The director of the centre, Professor Adam Elshaug, said: ‘There is more awareness of the issue – this is a good start. As a result, we see declines in most areas.”
dr Rachel David, chief executive of Private Healthcare Australia, said choosing wisely is an “essential part” of Australia’s healthcare system.
“They have 39 recommendations targeting things that aren’t even surgery. That is the big problem.”
dr Joshua Zadro, University of Sydney
“I’m disappointed. It definitely filled a specific role. The education was aimed at both healthcare professionals and patients. It helped address the information asymmetry. Something should take its place.”
The spokesman for the Royal Australian College of GPs, Professor Mark Morgan, said that without Choosing Wisely “the march towards low-quality care might have been quicker”. The Australasian College for Emergency Medicine called the government’s decision “disappointing”.
A spokeswoman for Health Secretary Mark Butler said the decision to end funding for NPS MedicineWise – as part of reforms recommended by an independent review – would result in a greater role for Australia’s Health Safety and Quality Commission.
Educational programs to improve drug use are now “procured through open, competitive application processes,” the spokeswoman said.
The decision to cut funding for the service comes as Choosing Wisely faces questions about its effectiveness.
Despite a similar US campaign running for a decade, America still spends tens of billions on treatments that don’t work – leading to criticism that it has simply allowed doctors to look like they’re doing something without to do anything at all.
The Center for Health Policy study only looked at tests and treatments that Choosing Wisely recommended as low-quality — and those very recommendations could be flawed.
That’s because, rather than dealing with bad medicine in their own practice, doctors are more likely to target procedures from other specialists, a 2019 study found.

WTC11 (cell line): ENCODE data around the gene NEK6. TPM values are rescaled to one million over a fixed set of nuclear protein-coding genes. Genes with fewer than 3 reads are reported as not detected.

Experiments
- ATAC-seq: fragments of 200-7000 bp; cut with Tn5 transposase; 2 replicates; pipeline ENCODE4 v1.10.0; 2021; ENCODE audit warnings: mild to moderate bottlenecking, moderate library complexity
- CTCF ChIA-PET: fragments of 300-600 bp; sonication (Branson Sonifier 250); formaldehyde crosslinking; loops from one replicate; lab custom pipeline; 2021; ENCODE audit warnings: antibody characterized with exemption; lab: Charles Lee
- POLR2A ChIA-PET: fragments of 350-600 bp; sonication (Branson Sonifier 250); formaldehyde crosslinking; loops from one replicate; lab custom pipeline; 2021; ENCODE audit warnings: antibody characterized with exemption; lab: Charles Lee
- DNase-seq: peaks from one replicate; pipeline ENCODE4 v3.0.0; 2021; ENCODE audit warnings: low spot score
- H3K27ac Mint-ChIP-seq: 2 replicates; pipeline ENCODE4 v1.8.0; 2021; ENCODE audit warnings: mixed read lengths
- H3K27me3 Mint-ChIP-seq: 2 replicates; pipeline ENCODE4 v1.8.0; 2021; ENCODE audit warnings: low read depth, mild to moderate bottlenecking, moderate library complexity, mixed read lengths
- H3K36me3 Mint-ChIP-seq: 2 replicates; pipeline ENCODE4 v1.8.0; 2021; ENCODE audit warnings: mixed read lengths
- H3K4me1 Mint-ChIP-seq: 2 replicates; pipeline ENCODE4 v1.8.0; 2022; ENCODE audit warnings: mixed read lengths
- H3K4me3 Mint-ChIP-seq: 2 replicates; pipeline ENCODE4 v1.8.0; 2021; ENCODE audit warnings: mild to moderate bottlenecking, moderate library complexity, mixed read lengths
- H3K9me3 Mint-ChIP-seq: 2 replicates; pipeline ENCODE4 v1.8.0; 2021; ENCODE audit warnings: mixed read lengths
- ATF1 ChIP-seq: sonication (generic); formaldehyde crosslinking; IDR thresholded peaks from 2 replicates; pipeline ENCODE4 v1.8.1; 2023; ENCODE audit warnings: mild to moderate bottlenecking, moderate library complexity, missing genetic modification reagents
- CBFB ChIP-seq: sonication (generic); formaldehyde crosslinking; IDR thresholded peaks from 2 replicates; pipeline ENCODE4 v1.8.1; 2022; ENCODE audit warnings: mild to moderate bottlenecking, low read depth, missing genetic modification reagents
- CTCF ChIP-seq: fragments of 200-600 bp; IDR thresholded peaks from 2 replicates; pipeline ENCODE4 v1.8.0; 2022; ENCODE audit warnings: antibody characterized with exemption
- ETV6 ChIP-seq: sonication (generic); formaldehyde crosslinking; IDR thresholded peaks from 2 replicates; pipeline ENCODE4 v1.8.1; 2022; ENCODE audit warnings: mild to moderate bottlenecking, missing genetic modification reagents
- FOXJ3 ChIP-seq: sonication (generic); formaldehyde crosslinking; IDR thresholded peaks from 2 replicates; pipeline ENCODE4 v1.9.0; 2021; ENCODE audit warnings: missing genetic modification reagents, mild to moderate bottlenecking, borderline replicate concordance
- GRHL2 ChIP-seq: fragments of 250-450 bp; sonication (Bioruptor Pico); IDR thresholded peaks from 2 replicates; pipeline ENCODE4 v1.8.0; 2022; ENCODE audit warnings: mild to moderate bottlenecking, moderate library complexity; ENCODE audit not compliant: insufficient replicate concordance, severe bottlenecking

For example, out of 48 recommendations from surgical societies, only nine are aimed at surgery.
“They have 39 recommendations targeting things that aren’t even surgery. That’s the big problem,” said Dr. Joshua Zadro, University of Sydney researcher who led this study.
For example, the Royal Australasian College of Surgeons advises against using antibiotics to treat an inflamed ear canal. The Faculty of Pain Medicine advises against spinal fusion – a complicated operation – for lower back pain.
Other recommendations seem to have fallen on deaf ears, such as the Pharmaceutical Society’s requirement not to offer homeopathic products or to recommend unproven complementary medicine.
Zadro’s study also found that the vast majority of referrals weren’t aimed at revenue-generating practices—and when they were, they were practices that raised money for other specialties.
NPS spokeswoman Lindner argued it was unfair to expect that the “publication of a set of recommendations” would directly change the practice.
“An attempt was made to initiate a culture change by starting a conversation about what care is appropriate.”
But if that’s the case, “it was a very expensive icebreaker exercise,” said Professor Chris Maher, director of the Institute of Musculoskeletal Health.
“At best, it was a mediocre success.”
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